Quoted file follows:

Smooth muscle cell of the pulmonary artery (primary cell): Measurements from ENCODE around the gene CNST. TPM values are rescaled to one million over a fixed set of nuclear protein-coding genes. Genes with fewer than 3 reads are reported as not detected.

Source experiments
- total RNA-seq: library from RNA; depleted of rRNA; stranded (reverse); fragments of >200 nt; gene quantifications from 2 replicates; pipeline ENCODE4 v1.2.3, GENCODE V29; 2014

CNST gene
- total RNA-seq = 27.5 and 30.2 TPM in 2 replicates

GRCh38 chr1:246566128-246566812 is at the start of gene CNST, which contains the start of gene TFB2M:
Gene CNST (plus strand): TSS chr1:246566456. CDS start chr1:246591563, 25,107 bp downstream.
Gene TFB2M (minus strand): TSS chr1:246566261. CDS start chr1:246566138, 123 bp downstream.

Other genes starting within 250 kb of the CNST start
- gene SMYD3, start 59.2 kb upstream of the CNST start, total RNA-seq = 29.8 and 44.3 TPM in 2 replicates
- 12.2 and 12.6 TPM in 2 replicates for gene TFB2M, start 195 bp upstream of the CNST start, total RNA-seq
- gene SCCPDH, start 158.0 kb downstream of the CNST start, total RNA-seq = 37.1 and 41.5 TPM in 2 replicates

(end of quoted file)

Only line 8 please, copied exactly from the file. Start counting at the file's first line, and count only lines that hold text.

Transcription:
Gene TFB2M (minus strand): TSS chr1:246566261. CDS start chr1:246566138, 123 bp downstream.